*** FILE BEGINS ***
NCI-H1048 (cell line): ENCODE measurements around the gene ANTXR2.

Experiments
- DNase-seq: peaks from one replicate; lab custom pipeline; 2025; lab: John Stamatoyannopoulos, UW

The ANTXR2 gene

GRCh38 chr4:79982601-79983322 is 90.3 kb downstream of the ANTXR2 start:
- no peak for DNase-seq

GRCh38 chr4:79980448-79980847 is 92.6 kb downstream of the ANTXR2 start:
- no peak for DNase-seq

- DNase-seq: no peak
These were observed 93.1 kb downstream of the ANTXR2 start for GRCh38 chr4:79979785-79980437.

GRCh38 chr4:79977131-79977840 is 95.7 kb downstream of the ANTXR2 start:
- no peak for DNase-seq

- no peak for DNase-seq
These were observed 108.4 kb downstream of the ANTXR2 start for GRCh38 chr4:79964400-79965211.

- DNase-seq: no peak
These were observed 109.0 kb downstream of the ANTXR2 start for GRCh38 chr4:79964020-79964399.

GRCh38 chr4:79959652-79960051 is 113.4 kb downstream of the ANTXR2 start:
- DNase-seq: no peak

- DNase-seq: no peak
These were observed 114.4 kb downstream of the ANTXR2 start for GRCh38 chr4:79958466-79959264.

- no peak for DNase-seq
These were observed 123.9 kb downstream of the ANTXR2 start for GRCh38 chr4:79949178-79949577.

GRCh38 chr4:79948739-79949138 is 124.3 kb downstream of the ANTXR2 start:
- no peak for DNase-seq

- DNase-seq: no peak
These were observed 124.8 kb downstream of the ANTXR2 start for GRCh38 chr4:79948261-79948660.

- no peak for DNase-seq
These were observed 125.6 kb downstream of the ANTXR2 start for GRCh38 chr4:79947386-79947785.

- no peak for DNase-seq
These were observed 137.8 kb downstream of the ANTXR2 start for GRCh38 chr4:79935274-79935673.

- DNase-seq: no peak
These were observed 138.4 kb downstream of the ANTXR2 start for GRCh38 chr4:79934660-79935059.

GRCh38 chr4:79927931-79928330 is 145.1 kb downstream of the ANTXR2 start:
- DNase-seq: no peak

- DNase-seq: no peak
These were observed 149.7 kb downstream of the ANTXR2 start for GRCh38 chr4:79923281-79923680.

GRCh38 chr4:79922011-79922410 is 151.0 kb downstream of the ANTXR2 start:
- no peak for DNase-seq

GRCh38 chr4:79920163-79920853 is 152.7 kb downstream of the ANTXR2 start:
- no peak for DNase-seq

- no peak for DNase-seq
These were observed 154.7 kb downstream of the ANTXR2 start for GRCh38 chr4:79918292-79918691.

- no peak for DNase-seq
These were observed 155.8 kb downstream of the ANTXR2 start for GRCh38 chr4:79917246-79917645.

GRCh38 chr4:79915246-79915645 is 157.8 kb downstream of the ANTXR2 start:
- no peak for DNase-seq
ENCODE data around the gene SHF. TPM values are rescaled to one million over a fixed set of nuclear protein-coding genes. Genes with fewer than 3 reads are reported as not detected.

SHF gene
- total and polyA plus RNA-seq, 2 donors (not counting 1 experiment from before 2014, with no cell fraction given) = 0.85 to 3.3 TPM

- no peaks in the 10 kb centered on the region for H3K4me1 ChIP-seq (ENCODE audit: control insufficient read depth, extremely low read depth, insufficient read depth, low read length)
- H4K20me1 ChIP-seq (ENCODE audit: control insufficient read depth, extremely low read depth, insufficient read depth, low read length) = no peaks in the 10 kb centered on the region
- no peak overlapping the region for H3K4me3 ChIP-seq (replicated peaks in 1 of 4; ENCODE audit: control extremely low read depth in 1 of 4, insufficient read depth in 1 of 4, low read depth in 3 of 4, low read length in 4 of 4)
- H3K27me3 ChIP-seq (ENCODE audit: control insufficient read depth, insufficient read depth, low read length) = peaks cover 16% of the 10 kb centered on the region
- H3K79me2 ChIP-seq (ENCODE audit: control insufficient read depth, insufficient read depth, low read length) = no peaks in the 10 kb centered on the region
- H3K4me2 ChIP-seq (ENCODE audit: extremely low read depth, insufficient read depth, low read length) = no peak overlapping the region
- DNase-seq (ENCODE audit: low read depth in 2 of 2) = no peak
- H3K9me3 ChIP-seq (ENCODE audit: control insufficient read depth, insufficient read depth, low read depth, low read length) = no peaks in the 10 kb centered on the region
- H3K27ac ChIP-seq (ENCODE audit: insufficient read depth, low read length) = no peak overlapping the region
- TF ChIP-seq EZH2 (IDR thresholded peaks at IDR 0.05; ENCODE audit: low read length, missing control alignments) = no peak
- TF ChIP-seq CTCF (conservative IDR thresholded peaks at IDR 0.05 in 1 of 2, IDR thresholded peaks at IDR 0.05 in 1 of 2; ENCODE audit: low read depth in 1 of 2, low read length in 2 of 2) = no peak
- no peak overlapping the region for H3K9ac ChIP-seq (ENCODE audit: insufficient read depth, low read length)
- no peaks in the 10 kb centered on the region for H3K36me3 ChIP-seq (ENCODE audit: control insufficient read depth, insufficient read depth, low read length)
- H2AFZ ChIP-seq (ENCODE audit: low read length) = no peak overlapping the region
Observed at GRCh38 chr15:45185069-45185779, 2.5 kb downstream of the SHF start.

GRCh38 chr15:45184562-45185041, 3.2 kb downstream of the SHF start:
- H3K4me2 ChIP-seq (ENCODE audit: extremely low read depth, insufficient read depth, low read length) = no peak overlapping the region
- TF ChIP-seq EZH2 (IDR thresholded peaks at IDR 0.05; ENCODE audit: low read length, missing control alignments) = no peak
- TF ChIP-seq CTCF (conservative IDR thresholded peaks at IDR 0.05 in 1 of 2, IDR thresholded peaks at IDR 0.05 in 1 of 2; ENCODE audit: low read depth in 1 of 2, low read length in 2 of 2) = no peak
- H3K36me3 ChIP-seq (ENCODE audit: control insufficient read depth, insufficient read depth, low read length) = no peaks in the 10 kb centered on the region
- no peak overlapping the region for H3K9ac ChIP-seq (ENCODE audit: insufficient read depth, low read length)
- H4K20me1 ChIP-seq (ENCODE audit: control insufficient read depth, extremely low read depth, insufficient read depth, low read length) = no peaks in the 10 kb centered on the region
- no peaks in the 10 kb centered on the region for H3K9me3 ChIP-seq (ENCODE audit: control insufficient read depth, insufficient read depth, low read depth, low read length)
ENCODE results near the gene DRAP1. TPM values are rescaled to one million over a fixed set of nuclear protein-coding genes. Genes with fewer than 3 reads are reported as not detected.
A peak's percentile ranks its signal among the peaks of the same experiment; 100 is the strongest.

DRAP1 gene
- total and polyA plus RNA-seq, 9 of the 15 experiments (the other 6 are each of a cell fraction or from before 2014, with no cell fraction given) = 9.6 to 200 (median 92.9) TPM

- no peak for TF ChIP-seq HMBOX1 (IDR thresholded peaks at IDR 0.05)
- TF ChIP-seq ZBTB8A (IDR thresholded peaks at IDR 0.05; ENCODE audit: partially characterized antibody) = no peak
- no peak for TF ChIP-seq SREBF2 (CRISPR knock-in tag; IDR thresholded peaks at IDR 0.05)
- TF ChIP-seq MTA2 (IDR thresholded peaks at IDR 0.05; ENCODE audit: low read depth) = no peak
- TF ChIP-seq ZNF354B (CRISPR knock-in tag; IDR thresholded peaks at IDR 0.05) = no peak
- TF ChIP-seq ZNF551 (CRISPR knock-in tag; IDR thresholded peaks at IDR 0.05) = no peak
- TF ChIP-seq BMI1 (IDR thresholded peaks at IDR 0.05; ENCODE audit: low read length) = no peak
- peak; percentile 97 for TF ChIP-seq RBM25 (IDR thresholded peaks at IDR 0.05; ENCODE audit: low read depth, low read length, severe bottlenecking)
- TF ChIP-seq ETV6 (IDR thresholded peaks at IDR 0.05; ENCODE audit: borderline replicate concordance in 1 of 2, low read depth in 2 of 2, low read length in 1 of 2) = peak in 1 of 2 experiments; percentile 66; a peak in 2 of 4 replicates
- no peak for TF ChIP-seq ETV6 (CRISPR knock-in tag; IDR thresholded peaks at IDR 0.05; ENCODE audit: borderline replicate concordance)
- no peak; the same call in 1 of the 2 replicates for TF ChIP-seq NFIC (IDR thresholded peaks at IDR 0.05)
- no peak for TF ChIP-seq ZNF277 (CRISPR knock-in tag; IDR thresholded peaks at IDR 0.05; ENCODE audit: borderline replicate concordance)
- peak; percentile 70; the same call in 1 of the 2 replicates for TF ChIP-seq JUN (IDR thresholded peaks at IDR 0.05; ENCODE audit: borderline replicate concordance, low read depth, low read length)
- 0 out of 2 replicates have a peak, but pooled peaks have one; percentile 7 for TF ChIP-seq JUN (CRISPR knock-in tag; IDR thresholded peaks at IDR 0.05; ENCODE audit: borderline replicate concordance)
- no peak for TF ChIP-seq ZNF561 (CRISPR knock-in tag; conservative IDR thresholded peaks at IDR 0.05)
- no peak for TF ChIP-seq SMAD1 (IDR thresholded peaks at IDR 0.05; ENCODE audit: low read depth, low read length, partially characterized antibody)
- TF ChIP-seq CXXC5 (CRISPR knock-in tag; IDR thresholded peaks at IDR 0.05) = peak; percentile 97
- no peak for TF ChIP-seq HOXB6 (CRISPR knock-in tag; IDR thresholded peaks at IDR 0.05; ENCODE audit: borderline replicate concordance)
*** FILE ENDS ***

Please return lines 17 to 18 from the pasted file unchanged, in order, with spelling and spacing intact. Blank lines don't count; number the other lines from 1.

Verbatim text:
GRCh38 chr4:79959652-79960051 is 113.4 kb downstream of the ANTXR2 start:
- DNase-seq: no peak